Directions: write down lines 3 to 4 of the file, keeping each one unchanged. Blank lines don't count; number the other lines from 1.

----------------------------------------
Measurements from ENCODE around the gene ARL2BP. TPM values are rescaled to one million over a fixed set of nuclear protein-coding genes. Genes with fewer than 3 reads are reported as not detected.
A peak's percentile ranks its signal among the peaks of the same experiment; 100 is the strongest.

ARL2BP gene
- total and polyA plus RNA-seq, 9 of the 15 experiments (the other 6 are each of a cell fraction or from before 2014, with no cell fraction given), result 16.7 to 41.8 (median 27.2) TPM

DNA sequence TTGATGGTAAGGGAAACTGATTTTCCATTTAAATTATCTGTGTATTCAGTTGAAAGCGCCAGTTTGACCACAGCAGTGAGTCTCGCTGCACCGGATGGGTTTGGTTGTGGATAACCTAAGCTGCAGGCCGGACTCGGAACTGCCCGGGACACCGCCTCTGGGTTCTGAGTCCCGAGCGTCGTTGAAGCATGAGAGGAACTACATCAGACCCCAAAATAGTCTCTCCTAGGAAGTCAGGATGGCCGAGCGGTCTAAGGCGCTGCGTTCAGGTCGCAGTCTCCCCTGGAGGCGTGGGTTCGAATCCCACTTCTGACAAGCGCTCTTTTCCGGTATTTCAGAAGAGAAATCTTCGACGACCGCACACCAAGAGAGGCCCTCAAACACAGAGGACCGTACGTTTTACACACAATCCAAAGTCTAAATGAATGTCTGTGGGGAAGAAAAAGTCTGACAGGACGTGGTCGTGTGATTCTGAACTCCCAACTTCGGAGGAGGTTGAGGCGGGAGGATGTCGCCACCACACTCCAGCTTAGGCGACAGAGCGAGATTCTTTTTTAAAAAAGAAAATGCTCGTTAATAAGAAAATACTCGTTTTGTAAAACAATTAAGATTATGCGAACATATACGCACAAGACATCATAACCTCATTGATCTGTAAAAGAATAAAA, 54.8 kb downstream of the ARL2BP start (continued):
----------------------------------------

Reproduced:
ARL2BP gene
- total and polyA plus RNA-seq, 9 of the 15 experiments (the other 6 are each of a cell fraction or from before 2014, with no cell fraction given), result 16.7 to 41.8 (median 27.2) TPM